The ancient temple of Kavirio on Lemnos is situated 3 kilometers from the archaeological site of Ifestia, just opposite to Tigani Bay. It is an ancient sanctuary dedicated to the two gods Kaviri, mythical gods of northern Aegean with mystic ceremonies.
The sanctuary of Kavirio, which was assumed to have been built around the 6th or 7th century BC, is older than the one in Samothraki, where this particular god was also worshiped. There is also a belief that Kaviri were sons of god Hephaestus. They were thought to be talented technicians and they were worshiped as gods of the sea, the vineyards, and fertility. Kaviria Mysteries were celebrated every year and they were associated with the revival of nature.
The site of Kavirio was brought to light in 1937. The excavations can be seen separated by a trench. There was a telestirio or else initiation hall, a palace and an arcade on one side. On the other side, there is a larger telestirio with twelve Doric columns. The sanctuary contained many inscriptions that gave information about its construction and the history of the island.References:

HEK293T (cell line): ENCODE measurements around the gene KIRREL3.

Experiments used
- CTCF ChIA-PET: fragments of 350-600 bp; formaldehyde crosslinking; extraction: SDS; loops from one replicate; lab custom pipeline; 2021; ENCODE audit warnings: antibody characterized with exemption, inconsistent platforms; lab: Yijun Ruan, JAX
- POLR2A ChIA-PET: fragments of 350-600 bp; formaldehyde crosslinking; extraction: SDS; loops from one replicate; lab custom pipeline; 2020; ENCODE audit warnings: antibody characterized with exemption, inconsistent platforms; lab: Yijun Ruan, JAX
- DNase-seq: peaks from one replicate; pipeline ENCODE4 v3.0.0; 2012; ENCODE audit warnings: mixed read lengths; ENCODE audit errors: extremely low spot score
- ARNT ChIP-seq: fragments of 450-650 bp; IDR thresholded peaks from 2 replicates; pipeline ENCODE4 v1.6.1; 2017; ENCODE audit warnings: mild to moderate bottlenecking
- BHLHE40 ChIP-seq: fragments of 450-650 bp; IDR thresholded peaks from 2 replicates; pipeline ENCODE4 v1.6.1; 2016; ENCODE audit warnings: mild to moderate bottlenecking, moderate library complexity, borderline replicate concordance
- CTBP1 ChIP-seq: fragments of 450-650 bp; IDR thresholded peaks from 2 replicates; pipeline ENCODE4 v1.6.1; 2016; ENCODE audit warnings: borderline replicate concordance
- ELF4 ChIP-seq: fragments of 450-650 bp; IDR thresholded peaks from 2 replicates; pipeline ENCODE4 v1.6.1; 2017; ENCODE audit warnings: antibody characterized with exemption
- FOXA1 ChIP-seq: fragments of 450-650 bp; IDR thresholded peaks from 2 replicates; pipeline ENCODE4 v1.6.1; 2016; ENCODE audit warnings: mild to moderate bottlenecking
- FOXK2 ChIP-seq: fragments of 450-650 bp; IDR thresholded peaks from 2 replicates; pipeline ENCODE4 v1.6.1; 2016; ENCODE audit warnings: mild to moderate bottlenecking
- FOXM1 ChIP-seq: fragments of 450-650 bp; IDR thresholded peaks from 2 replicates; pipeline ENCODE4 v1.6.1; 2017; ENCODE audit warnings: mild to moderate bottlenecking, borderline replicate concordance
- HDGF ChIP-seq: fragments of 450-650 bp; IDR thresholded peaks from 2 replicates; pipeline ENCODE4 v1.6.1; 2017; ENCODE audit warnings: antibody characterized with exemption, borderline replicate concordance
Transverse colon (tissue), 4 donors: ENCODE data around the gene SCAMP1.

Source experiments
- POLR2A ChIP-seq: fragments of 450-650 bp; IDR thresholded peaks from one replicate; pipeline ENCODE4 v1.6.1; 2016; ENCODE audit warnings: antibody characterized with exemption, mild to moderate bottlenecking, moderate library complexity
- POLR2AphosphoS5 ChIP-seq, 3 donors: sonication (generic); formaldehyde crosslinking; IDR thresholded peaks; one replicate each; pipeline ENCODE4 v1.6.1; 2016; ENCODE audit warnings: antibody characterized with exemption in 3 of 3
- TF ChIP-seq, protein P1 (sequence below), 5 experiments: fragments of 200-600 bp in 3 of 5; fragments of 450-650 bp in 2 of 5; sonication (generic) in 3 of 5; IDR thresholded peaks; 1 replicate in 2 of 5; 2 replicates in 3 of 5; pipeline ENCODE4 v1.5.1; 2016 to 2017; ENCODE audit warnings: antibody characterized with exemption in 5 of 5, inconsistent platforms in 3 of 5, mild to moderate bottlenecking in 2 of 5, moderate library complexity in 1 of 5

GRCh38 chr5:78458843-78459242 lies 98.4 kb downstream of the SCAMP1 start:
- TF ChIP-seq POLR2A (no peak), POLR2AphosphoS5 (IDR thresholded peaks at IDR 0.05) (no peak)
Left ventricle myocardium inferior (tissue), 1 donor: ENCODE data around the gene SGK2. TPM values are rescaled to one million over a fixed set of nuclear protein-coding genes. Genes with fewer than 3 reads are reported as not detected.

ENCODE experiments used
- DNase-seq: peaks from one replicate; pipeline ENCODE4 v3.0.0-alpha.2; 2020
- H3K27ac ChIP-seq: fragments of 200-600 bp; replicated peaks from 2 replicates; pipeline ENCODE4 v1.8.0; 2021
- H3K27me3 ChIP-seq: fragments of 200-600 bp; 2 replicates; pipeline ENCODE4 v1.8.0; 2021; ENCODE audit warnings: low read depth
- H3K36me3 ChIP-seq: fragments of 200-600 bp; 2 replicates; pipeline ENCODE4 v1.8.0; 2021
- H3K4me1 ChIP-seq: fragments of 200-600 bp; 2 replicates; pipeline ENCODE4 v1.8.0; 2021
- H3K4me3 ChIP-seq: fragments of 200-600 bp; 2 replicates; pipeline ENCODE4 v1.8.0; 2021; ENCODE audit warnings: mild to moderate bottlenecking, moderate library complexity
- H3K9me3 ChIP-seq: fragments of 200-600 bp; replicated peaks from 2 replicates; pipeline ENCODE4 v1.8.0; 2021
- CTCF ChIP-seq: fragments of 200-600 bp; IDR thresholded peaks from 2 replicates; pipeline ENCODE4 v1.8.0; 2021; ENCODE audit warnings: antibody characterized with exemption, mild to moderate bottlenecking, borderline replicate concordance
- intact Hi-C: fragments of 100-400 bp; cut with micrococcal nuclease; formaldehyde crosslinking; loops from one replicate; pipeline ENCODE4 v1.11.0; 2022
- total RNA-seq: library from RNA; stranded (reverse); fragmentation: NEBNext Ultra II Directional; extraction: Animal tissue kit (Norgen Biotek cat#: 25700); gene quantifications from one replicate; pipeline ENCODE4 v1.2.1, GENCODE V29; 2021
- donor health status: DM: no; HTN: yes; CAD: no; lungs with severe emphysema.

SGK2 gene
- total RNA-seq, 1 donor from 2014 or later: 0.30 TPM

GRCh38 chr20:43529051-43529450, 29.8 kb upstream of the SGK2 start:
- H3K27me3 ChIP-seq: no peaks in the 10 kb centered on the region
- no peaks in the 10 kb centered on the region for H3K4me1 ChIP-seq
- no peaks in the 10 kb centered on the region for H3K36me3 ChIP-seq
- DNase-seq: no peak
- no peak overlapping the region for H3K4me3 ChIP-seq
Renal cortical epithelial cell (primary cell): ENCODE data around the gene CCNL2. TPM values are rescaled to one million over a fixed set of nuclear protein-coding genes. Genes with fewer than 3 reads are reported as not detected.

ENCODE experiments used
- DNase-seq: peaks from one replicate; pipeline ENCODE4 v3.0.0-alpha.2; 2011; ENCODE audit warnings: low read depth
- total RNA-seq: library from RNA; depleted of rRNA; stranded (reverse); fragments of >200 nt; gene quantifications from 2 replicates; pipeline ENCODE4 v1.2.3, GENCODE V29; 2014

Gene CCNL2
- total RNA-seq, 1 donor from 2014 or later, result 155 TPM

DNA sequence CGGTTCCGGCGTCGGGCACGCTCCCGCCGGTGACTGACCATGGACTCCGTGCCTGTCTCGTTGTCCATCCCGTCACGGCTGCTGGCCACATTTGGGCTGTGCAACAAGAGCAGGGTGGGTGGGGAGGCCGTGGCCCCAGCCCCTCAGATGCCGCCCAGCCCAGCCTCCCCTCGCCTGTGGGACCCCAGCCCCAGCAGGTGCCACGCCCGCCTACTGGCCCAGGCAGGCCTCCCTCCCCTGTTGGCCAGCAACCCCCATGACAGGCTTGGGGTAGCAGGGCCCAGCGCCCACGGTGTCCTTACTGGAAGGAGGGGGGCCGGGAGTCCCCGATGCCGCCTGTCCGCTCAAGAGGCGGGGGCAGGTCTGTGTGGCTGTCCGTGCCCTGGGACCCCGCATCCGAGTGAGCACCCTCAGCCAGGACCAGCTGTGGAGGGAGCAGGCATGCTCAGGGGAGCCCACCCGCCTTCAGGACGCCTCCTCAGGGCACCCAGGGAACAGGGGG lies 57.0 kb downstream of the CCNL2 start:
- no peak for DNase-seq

Built around AD 90 to entertain the legionaries stationed at the fort of Caerleon (Isca), the impressive amphitheatre was the Roman equivalent of today’s multiplex cinema. Wooden benches provided seating for up to 6,000 spectators, who would gather to watch bloodthirsty displays featuring gladiatorial combat and exotic wild animals.
Long after the Romans left, the amphitheatre took on a new life in Arthurian legend. Geoffrey of Monmouth, the somewhat imaginative 12th-century scholar, wrote in his History of the Kings of Britain that Arthur was crowned in Caerleon and that the ruined amphitheatre was actually the remains of King Arthur’s Round Table.
Today it is the most complete Roman amphitheatre in Britain.